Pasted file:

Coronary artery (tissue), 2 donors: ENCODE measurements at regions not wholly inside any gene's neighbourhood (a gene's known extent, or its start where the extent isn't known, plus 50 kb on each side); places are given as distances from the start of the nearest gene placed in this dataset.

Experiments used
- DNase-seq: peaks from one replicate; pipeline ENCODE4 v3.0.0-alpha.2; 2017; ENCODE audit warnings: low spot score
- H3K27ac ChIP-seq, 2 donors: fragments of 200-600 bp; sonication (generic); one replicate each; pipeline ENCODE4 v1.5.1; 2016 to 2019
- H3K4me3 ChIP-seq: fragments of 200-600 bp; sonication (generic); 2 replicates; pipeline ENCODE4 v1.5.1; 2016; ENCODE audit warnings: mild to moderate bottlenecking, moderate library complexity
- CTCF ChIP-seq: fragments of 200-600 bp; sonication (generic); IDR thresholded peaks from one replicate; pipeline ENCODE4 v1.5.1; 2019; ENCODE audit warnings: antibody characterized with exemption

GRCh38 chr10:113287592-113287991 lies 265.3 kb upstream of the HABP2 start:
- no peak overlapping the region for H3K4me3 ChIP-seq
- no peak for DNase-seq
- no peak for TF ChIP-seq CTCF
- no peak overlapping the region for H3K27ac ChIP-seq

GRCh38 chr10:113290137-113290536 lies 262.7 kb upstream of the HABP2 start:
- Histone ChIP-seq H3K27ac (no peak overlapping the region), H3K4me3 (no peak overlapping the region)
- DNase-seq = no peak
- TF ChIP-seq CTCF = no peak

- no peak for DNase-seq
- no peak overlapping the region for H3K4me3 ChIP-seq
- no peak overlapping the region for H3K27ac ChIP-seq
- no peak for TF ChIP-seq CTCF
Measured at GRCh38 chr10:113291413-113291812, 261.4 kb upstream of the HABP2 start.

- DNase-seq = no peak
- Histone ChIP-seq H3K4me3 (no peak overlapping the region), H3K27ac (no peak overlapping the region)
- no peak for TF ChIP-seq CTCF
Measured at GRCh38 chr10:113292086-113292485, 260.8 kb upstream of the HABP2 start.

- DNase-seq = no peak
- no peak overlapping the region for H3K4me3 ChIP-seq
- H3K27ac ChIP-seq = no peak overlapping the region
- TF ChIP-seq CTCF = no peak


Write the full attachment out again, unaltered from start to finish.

Coronary artery (tissue), 2 donors: ENCODE measurements at regions not wholly inside any gene's neighbourhood (a gene's known extent, or its start where the extent isn't known, plus 50 kb on each side); places are given as distances from the start of the nearest gene placed in this dataset.

Experiments used
- DNase-seq: peaks from one replicate; pipeline ENCODE4 v3.0.0-alpha.2; 2017; ENCODE audit warnings: low spot score
- H3K27ac ChIP-seq, 2 donors: fragments of 200-600 bp; sonication (generic); one replicate each; pipeline ENCODE4 v1.5.1; 2016 to 2019
- H3K4me3 ChIP-seq: fragments of 200-600 bp; sonication (generic); 2 replicates; pipeline ENCODE4 v1.5.1; 2016; ENCODE audit warnings: mild to moderate bottlenecking, moderate library complexity
- CTCF ChIP-seq: fragments of 200-600 bp; sonication (generic); IDR thresholded peaks from one replicate; pipeline ENCODE4 v1.5.1; 2019; ENCODE audit warnings: antibody characterized with exemption

GRCh38 chr10:113287592-113287991 lies 265.3 kb upstream of the HABP2 start:
- no peak overlapping the region for H3K4me3 ChIP-seq
- no peak for DNase-seq
- no peak for TF ChIP-seq CTCF
- no peak overlapping the region for H3K27ac ChIP-seq

GRCh38 chr10:113290137-113290536 lies 262.7 kb upstream of the HABP2 start:
- Histone ChIP-seq H3K27ac (no peak overlapping the region), H3K4me3 (no peak overlapping the region)
- DNase-seq = no peak
- TF ChIP-seq CTCF = no peak

- no peak for DNase-seq
- no peak overlapping the region for H3K4me3 ChIP-seq
- no peak overlapping the region for H3K27ac ChIP-seq
- no peak for TF ChIP-seq CTCF
Measured at GRCh38 chr10:113291413-113291812, 261.4 kb upstream of the HABP2 start.

- DNase-seq = no peak
- Histone ChIP-seq H3K4me3 (no peak overlapping the region), H3K27ac (no peak overlapping the region)
- no peak for TF ChIP-seq CTCF
Measured at GRCh38 chr10:113292086-113292485, 260.8 kb upstream of the HABP2 start.

- DNase-seq = no peak
- no peak overlapping the region for H3K4me3 ChIP-seq
- H3K27ac ChIP-seq = no peak overlapping the region
- TF ChIP-seq CTCF = no peak